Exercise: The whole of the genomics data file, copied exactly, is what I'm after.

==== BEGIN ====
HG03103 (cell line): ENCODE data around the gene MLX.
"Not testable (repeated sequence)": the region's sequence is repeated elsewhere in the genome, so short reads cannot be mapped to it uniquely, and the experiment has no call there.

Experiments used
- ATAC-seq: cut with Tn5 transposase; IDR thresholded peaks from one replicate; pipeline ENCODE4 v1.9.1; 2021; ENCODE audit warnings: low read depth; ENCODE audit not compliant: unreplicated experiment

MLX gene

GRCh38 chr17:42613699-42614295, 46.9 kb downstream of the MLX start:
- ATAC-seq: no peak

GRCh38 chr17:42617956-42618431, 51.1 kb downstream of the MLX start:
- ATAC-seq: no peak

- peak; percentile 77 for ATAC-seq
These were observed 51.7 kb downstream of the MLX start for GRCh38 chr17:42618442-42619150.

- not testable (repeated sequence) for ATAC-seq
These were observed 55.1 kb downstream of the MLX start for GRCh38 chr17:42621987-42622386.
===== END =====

HG03103 (cell line): ENCODE data around the gene MLX.
"Not testable (repeated sequence)": the region's sequence is repeated elsewhere in the genome, so short reads cannot be mapped to it uniquely, and the experiment has no call there.

Experiments used
- ATAC-seq: cut with Tn5 transposase; IDR thresholded peaks from one replicate; pipeline ENCODE4 v1.9.1; 2021; ENCODE audit warnings: low read depth; ENCODE audit not compliant: unreplicated experiment

MLX gene

GRCh38 chr17:42613699-42614295, 46.9 kb downstream of the MLX start:
- ATAC-seq: no peak

GRCh38 chr17:42617956-42618431, 51.1 kb downstream of the MLX start:
- ATAC-seq: no peak

- peak; percentile 77 for ATAC-seq
These were observed 51.7 kb downstream of the MLX start for GRCh38 chr17:42618442-42619150.

- not testable (repeated sequence) for ATAC-seq
These were observed 55.1 kb downstream of the MLX start for GRCh38 chr17:42621987-42622386.